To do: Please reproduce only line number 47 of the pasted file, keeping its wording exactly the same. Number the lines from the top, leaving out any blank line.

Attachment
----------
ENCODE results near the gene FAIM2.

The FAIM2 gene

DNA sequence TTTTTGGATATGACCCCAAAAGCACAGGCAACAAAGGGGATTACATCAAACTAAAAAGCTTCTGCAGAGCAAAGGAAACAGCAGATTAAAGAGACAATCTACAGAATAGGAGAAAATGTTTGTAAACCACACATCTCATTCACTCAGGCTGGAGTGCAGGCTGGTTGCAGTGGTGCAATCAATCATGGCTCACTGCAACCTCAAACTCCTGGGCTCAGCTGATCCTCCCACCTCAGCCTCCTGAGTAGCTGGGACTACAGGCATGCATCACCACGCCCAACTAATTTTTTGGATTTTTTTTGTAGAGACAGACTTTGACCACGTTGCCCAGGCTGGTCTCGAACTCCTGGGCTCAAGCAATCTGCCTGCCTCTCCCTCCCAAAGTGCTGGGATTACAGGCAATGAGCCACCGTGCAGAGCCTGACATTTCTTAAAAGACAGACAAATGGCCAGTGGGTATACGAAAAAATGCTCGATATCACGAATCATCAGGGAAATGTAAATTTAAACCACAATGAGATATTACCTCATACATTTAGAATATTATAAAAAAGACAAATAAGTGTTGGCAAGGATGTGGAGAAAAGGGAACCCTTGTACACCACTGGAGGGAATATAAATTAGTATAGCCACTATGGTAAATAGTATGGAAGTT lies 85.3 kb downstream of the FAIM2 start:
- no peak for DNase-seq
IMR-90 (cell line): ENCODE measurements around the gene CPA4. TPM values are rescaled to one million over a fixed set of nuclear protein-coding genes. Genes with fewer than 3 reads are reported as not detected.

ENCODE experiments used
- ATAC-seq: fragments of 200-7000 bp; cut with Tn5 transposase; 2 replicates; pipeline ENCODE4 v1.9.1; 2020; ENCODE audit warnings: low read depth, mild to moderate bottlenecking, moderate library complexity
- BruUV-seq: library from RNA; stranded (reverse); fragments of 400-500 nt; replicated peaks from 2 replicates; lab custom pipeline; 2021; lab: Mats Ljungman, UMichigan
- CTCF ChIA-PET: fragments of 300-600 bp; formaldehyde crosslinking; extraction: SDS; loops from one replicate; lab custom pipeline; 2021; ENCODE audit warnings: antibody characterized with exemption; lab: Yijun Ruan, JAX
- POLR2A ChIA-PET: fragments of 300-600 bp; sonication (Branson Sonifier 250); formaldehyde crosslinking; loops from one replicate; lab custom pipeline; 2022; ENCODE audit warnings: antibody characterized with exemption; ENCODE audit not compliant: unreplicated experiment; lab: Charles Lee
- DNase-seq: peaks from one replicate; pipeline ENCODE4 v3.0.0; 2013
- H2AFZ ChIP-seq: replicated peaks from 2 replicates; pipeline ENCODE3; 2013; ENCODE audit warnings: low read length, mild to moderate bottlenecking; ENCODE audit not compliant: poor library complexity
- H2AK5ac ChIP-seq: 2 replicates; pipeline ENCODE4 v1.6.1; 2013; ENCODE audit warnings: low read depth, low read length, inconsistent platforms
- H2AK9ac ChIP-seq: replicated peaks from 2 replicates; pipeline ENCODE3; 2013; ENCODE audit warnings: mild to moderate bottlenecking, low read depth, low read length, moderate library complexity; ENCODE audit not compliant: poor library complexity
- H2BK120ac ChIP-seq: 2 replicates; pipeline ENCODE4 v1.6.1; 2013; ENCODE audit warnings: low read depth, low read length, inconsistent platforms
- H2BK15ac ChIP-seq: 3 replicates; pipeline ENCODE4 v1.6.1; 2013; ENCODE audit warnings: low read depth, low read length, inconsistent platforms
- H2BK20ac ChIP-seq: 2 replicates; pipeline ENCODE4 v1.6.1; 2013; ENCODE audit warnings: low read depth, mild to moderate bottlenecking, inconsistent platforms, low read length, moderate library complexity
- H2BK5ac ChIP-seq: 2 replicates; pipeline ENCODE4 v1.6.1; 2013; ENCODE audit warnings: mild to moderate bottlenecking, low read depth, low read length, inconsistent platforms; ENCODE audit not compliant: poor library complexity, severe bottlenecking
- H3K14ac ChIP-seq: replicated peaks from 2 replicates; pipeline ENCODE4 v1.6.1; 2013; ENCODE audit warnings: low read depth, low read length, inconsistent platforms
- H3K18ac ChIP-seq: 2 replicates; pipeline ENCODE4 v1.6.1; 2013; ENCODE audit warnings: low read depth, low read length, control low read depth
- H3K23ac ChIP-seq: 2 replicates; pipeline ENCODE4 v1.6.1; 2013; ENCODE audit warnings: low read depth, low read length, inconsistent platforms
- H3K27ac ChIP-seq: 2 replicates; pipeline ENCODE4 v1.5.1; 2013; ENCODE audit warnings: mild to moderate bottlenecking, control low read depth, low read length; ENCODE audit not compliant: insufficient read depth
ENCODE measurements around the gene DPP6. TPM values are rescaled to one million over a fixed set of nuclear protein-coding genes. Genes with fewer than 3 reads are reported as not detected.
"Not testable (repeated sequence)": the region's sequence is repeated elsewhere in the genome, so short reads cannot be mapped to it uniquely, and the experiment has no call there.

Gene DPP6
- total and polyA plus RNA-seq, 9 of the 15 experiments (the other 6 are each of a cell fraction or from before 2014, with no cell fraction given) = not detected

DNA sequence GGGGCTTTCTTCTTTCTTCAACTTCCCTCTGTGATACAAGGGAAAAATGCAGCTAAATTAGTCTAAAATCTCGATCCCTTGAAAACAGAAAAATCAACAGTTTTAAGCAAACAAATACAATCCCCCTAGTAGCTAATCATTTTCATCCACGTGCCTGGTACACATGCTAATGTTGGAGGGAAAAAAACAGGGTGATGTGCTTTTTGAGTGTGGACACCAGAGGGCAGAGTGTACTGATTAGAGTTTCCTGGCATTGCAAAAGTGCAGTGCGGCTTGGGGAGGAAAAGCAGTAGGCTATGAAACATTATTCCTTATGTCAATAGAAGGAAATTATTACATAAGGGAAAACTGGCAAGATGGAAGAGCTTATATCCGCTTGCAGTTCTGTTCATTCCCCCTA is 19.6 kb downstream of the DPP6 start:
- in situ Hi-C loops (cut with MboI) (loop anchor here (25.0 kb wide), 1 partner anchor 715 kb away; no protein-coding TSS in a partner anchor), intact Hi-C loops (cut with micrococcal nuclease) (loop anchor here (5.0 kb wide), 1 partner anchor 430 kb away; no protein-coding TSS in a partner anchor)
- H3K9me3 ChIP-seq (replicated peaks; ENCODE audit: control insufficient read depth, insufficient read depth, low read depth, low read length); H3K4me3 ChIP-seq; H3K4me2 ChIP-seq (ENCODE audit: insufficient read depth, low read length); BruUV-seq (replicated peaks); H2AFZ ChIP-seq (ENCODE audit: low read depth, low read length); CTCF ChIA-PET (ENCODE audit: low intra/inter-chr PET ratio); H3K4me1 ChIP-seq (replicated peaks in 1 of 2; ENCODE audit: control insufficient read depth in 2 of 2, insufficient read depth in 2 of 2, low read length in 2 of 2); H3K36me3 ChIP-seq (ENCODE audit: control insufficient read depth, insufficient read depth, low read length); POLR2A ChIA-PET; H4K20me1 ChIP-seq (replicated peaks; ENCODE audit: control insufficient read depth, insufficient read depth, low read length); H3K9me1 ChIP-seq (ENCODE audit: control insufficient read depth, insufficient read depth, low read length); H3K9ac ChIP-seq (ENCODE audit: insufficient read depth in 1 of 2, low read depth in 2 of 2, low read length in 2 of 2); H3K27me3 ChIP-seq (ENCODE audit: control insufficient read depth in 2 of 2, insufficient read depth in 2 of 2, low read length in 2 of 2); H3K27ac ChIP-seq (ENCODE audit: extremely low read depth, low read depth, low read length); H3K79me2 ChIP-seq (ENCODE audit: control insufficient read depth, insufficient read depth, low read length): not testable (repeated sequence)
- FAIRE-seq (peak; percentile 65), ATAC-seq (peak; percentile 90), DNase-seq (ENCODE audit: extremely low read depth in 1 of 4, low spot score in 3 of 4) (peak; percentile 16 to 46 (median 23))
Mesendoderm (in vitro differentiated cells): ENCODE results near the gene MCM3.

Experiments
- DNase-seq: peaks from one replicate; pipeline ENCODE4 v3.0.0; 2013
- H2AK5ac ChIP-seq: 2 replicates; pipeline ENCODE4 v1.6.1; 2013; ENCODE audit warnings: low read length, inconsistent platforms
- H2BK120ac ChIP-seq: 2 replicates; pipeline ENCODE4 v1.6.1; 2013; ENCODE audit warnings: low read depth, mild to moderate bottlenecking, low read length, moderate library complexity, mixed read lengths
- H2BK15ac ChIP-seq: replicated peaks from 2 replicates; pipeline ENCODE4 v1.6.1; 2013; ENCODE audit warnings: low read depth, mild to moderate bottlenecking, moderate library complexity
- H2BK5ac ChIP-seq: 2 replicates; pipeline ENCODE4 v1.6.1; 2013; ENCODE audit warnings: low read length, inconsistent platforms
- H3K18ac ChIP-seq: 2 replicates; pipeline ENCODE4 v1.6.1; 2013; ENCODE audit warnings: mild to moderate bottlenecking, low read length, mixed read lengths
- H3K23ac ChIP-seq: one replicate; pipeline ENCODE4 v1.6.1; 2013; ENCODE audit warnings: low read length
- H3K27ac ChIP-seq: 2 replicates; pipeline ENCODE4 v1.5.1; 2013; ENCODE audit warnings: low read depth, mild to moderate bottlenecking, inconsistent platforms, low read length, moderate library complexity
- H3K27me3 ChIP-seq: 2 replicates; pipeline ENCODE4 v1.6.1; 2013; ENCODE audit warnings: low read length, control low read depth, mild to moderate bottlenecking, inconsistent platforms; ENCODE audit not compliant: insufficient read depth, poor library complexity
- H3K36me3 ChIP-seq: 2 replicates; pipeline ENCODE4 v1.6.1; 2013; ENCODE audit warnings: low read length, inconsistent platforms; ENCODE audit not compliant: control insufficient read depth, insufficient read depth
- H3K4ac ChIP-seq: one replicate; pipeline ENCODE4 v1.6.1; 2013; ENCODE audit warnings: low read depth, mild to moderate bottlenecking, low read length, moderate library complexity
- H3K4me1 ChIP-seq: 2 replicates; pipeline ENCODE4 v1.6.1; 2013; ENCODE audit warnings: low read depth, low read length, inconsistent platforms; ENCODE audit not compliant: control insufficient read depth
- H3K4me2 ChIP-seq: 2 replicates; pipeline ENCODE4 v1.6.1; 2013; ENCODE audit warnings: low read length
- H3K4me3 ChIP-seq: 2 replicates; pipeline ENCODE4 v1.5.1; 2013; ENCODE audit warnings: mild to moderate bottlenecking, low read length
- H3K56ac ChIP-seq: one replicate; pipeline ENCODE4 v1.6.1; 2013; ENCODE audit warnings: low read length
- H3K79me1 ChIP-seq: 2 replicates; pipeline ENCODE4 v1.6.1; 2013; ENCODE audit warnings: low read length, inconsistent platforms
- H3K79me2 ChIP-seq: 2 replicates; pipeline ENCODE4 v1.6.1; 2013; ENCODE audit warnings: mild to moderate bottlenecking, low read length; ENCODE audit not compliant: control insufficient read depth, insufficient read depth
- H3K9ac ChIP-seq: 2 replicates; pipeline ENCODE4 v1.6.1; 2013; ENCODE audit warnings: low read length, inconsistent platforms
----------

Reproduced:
- H3K56ac ChIP-seq: one replicate; pipeline ENCODE4 v1.6.1; 2013; ENCODE audit warnings: low read length